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Insolvency case recognises trusts over cryptocurrency in Ruscoe v Cryptopia

Home Insights Insolvency case recognises trusts over cryptocurrency in Ruscoe v Cryptopia

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Contributed by: Matt Kersey, Chris Curran, Tom Hunt, Nathaniel Walker and Aidan Lomas

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Published on: April 15, 2020


The High Court has held for the first time in New Zealand that cryptocurrencies are property under the Companies Act 1993. Justice Gendall considered that the $170 million of cryptocurrencies held by Cryptopia Limited (in liquidation) ("Cryptopia") were property and, importantly, held on trust for the accountholders of Cryptopia and not the property of Cryptopia itself. This means that the liquidators will not be able to distribute the cryptocurrencies held on trust to the creditors of Cryptopia. Creditors' expected returns accordingly dropped from a likely 85 per cent to less than 50 per cent. The case also provides useful guidance to cryptocurrency wallet holders.


Cryptopia was founded in 2014 as a cryptocurrency trading exchange (basically, an online platform for exchange and trading in cryptocurrency). It was placed into liquidation following a serious hack during which it lost a significant proportion of its cryptocurrencies.
The liquidators applied to the Court for directions as to the categorisation and distribution of the assets in the liquidation. In particular, the liquidators needed to know how to deal with cryptocurrency held in accounts for particular accountholders. If cryptocurrency was held on trust for the accountholders then it would not be a part of the assets of the company available for distribution to creditors. For that to be the case, two conditions had to be fulfilled: (1) the cryptocurrency had to be considered property; and (2) the relationship between Cryptopia and the accountholders needed to satisfy the legal requirements for a trust.


A cryptocurrency is a digital or virtual currency. The most well-known cryptocurrencies are bitcoin and ethereum. They are secured via cryptography, which brings many benefits. Many cryptocurrencies use ledgers based on blockchain. Crucially, compared to fiat currency, cryptocurrencies are not controlled by any central authority, with distributed transaction ledgers and rules established by informal consensus being key characteristics of cryptocurrencies.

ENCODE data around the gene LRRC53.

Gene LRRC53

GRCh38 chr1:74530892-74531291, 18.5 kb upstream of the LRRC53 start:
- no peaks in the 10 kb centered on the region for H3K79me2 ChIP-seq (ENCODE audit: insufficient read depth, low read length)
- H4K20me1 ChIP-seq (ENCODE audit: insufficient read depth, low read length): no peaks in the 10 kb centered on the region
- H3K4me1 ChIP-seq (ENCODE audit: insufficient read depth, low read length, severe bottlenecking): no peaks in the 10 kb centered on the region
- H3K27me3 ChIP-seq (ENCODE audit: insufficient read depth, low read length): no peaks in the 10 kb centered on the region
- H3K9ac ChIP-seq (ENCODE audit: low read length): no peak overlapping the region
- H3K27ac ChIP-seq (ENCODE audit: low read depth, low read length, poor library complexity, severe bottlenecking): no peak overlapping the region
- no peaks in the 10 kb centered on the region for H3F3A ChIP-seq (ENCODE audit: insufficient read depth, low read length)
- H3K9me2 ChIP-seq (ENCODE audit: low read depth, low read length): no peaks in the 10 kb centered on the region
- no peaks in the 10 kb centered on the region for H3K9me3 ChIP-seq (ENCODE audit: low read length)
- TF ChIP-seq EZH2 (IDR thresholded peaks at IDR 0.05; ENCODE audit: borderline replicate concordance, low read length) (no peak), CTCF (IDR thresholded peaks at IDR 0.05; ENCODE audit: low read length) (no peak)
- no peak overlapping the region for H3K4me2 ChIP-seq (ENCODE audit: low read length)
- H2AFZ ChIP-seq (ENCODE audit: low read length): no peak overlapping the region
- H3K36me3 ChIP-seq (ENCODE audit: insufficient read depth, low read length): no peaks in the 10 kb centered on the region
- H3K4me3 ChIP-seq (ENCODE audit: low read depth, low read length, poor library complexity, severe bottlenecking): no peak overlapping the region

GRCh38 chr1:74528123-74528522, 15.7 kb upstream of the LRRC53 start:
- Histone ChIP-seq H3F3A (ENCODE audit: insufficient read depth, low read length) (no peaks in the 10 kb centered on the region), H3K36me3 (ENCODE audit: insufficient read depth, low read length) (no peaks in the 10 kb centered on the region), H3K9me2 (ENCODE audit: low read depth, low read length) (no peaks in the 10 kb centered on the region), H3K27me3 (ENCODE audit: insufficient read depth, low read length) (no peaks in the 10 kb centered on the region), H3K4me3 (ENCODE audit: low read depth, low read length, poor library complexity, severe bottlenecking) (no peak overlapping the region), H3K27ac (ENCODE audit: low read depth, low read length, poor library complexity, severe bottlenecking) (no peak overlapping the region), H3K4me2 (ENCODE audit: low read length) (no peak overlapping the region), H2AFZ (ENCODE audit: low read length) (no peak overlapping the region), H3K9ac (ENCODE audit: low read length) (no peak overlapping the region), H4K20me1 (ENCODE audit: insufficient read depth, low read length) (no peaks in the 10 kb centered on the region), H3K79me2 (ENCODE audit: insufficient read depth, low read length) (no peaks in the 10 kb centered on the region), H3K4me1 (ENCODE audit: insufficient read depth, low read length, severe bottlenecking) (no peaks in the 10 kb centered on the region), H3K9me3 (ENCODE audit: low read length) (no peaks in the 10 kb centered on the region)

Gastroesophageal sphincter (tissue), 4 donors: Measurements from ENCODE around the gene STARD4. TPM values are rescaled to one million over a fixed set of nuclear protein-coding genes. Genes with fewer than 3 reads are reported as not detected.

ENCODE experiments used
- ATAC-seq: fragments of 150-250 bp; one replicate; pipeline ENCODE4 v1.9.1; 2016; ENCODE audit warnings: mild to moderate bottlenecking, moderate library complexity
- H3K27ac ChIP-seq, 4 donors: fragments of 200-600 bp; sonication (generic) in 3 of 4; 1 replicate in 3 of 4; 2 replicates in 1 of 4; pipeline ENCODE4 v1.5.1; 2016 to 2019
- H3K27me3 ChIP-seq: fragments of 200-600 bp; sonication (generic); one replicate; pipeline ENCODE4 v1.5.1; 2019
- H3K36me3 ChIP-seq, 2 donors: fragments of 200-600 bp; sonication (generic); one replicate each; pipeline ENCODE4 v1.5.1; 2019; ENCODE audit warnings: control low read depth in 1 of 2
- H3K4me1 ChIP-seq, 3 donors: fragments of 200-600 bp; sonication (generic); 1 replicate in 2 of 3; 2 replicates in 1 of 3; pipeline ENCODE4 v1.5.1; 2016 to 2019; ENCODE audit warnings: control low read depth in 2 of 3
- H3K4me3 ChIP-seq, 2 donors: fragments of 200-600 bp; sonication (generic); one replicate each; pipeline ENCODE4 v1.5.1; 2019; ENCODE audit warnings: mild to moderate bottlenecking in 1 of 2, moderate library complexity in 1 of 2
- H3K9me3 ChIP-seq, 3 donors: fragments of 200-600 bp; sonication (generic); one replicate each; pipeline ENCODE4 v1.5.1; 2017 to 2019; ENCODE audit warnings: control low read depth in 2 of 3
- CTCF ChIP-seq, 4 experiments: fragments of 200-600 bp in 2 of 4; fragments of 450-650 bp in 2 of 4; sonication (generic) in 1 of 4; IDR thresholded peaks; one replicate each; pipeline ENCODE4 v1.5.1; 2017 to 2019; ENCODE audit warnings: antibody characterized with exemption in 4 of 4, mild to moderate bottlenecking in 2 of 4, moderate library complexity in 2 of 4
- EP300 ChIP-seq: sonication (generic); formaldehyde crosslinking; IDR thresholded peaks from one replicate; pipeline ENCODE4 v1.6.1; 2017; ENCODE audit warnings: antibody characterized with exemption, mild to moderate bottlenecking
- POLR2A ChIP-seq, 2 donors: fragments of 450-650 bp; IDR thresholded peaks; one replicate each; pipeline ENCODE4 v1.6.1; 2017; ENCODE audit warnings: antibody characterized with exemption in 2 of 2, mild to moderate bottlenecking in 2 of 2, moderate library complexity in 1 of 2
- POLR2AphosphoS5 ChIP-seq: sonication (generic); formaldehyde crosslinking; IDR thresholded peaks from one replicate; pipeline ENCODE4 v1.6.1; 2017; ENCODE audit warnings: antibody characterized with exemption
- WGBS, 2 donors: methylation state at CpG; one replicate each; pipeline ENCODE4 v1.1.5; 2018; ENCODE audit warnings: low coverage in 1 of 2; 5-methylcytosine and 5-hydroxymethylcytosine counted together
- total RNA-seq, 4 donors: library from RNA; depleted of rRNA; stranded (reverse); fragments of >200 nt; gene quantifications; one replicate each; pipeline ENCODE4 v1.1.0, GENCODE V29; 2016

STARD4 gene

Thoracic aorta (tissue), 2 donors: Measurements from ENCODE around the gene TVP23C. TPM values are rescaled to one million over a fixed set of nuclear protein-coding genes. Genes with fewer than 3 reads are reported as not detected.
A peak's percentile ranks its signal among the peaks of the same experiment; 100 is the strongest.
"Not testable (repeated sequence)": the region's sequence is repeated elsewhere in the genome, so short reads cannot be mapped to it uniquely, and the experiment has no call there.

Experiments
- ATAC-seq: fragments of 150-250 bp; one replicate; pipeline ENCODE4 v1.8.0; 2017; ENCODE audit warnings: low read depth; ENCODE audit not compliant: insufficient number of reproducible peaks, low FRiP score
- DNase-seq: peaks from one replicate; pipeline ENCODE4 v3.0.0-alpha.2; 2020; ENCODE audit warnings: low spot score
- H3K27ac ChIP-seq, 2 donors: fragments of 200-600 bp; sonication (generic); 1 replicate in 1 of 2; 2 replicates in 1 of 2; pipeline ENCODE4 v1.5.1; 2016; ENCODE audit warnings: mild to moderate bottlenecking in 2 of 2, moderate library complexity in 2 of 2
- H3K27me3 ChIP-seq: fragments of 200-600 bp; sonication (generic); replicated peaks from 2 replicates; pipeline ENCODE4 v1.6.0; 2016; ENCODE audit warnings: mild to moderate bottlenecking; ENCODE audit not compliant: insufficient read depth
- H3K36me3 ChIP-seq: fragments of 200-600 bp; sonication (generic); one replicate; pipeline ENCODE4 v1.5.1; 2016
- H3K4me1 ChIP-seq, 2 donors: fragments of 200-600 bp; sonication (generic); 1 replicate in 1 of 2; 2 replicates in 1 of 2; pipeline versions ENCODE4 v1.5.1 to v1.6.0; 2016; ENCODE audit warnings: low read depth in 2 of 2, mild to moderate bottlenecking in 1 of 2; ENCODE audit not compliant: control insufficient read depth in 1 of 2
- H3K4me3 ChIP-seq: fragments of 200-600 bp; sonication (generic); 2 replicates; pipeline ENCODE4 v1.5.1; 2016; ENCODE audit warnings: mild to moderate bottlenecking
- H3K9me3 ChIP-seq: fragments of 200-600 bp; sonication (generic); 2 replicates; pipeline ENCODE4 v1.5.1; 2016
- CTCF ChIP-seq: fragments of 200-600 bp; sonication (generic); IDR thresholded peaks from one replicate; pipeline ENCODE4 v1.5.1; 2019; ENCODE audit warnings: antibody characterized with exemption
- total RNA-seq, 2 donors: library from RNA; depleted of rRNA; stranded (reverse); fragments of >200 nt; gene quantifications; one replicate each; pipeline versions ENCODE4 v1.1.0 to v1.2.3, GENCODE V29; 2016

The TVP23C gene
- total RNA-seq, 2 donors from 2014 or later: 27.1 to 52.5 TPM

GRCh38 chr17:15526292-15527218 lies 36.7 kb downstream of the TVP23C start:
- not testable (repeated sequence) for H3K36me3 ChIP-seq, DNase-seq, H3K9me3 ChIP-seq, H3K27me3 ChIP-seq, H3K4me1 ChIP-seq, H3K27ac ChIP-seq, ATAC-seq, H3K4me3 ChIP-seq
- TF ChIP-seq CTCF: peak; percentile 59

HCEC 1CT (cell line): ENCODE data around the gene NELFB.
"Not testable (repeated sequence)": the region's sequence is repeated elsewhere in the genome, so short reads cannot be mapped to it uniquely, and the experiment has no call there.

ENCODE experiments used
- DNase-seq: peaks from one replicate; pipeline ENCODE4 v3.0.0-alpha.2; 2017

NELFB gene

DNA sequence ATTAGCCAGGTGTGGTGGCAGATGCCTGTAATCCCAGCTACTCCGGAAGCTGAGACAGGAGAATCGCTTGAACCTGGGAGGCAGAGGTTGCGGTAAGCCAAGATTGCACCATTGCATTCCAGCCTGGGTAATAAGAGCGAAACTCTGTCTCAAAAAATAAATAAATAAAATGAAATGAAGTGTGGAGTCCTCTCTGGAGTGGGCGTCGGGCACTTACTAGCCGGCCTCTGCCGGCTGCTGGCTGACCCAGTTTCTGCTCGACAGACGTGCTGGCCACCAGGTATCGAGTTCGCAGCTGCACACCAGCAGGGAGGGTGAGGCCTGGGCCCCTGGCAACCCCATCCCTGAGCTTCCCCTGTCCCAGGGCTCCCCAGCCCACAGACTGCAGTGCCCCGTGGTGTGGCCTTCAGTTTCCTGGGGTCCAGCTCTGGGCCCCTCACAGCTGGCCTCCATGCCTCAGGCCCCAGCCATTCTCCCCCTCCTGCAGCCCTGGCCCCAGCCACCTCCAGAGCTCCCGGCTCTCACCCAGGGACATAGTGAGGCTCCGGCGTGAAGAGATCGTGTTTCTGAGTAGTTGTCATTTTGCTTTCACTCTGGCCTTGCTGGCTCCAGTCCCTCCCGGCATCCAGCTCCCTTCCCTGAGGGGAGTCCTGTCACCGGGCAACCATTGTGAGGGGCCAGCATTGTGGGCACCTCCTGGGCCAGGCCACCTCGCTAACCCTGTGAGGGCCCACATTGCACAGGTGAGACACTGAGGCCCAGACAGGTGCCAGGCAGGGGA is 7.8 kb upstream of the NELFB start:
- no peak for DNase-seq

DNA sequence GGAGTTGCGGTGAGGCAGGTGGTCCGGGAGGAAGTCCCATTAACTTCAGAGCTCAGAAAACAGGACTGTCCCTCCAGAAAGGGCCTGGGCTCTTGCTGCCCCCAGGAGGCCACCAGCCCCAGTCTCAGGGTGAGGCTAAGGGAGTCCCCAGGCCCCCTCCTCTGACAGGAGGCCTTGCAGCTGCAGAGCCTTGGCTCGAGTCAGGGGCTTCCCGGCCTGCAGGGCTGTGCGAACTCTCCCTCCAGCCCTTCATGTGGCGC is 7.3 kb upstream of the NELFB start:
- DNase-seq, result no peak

Justice Gendall held that cryptocurrency was property for the purposes of the Companies Act. His Honour relied on the wide definition of that term in the Companies Act and a trend in case law treating "data" as capable of being possessed (unlike "pure information"). However, the final part of his reasoning, somewhat ironically, relied on a decision from the United Kingdom House of Lords in 1965, some 55 years ago. His Honour concluded that cryptocurrencies were property, in part, because they:

  • have an identifiable subject matter;
  • are identifiable by third parties;
  • are capable of assumption by third parties; and
  • have some degree of permanence or stability.

His Honour added the interesting conclusion that: "Cryptocurrencies are 'property' within the definition outlined in s 2 of the Companies Act and also probably more generally". A general finding that cryptocurrency is property could lead to liability for conversion, or claims for knowing receipt, restitution of property or unjust enrichment. Gendall J's comprehensive treatment of this question will be useful for later courts in New Zealand and elsewhere. 

Held on trust

Having determined that the cryptocurrency was property, the judge then turned to consider whether Cryptopia held the $170m of cryptocurrency on trust for the accountholders or as part of its pool of assets available to creditors.
The Judge found that there was sufficient intention to hold the cryptocurrency on trust and sufficient certainty of what was being held and for whom (thereby satisfying the three certainties required to establish an express trust). Gendall J relied on evidence as to the nature of Cryptopia's business, its business practices, and the applicable terms and conditions, concluding that the various cryptocurrencies were held at equity on separate express trusts for all of the accountholders.
The Judge distinguished the Singaporean Court of Appeal case of B2C2 Ltd v Quoine Pte Ltd [2020] SGCA(I) 2. That case also included a cryptocurrency exchange. The Court of Appeal found, on the facts before it, that there was insufficient intention to create a trust (for example, there was no reference to trust in the terms and conditions).